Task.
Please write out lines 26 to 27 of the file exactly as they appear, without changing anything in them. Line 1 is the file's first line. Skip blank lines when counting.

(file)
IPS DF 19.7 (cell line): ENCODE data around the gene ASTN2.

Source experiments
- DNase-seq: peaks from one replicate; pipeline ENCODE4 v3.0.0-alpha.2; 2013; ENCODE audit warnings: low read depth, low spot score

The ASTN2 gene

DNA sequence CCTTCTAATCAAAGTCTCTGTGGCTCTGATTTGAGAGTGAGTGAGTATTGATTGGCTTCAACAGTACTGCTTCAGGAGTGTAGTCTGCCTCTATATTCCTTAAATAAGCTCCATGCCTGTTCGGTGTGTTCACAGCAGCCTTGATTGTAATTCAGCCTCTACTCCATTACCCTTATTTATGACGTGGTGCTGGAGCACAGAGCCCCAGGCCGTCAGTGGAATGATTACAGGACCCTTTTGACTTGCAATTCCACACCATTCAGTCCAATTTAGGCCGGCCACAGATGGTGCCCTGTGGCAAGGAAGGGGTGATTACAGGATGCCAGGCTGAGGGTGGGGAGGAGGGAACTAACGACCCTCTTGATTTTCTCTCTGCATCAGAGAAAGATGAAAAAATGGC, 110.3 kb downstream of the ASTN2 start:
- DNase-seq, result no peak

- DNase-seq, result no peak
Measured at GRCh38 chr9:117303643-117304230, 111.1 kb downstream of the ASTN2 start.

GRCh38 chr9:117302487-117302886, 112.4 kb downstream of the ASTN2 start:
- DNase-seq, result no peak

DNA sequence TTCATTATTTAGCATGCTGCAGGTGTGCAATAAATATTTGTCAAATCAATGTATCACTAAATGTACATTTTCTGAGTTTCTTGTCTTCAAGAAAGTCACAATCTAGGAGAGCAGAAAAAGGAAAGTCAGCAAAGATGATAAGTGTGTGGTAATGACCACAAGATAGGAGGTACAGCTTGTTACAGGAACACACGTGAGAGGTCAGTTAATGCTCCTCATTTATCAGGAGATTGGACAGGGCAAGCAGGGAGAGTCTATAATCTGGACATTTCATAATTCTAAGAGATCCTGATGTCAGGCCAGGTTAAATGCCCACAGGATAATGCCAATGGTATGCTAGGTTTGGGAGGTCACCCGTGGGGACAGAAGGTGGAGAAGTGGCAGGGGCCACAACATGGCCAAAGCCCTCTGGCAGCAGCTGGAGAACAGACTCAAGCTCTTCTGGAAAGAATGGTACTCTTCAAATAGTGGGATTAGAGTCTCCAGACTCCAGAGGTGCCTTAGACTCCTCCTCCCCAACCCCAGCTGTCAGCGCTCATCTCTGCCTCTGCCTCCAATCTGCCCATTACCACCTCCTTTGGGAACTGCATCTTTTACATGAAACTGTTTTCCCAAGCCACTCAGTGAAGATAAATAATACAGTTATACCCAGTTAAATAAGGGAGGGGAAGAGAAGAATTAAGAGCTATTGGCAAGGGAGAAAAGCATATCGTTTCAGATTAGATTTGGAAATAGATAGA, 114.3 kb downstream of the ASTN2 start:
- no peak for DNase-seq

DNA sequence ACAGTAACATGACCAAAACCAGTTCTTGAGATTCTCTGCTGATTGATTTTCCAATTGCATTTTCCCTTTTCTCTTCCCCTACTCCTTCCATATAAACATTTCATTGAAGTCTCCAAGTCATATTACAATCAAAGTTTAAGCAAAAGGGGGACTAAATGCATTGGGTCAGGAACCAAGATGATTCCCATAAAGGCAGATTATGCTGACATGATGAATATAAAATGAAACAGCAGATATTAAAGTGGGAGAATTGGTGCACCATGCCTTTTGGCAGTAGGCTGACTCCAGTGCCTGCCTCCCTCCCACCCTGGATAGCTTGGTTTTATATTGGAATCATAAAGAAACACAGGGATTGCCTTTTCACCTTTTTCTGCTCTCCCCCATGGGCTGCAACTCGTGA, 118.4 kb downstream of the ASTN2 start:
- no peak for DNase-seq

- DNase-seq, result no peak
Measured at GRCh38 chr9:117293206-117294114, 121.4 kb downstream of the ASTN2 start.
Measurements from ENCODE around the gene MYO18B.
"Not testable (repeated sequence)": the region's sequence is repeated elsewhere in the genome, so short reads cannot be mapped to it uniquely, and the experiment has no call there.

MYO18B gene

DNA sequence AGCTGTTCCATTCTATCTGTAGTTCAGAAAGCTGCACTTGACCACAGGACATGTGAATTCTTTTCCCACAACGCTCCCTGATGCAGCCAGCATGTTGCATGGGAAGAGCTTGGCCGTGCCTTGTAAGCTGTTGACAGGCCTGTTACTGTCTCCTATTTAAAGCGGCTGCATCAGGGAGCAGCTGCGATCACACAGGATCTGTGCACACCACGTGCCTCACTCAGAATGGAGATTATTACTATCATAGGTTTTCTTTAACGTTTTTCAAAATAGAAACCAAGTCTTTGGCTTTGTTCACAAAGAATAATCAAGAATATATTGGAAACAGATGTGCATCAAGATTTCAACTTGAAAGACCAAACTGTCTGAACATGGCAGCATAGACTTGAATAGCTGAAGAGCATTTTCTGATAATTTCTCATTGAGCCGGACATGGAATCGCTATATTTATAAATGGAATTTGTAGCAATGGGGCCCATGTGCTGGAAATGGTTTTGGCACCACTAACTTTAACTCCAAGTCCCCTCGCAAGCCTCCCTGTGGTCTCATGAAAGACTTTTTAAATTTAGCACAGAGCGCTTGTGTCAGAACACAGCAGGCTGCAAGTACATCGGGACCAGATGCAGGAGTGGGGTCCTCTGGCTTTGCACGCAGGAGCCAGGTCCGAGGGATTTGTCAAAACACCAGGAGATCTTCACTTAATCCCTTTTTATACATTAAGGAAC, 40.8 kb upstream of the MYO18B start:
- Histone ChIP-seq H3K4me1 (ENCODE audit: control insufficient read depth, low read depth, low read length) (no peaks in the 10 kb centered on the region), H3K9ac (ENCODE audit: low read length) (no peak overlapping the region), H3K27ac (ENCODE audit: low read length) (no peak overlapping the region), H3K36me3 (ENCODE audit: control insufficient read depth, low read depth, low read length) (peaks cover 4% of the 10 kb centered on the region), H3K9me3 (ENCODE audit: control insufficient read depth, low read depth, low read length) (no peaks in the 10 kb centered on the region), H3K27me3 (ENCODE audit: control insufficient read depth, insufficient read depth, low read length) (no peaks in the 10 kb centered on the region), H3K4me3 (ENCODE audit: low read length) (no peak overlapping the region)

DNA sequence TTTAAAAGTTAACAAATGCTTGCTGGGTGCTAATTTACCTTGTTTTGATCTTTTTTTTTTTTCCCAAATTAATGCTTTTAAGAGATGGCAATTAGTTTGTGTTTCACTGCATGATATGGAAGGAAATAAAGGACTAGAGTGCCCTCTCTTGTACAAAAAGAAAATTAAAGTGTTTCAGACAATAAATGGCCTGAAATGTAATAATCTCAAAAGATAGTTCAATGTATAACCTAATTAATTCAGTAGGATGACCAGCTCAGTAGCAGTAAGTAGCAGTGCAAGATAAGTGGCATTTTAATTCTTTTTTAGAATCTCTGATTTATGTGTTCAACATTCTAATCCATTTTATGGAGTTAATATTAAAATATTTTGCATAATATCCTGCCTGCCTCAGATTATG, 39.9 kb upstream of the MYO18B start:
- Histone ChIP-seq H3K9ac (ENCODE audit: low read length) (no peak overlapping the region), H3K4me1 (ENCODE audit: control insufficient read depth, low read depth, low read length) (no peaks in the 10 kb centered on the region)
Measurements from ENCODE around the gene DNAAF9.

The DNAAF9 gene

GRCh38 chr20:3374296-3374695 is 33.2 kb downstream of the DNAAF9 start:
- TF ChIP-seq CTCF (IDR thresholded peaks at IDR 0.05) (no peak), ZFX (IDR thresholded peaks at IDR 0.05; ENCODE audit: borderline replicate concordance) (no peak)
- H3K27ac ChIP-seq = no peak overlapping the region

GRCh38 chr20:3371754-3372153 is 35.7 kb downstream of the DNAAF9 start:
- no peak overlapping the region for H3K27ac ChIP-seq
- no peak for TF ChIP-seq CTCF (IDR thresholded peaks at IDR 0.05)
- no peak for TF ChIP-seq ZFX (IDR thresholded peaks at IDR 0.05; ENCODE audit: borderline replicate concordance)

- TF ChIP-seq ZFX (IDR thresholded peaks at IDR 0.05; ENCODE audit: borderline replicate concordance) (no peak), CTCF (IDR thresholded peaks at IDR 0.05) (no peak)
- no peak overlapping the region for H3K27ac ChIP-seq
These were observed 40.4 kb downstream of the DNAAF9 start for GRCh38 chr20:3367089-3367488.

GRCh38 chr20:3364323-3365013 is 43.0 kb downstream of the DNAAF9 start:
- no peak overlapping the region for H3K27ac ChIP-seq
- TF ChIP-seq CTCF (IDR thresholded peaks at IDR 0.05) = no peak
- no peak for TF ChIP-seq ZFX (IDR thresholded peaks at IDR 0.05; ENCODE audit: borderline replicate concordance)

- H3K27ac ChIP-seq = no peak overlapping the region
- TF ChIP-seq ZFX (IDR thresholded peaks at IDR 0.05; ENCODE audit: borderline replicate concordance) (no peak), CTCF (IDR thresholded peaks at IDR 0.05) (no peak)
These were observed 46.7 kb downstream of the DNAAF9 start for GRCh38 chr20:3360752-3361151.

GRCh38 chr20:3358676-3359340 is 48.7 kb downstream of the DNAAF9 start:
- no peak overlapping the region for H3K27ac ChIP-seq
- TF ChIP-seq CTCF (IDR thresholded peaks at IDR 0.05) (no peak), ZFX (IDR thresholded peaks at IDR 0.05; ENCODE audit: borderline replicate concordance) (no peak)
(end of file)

GRCh38 chr20:3374296-3374695 is 33.2 kb downstream of the DNAAF9 start:
- TF ChIP-seq CTCF (IDR thresholded peaks at IDR 0.05) (no peak), ZFX (IDR thresholded peaks at IDR 0.05; ENCODE audit: borderline replicate concordance) (no peak)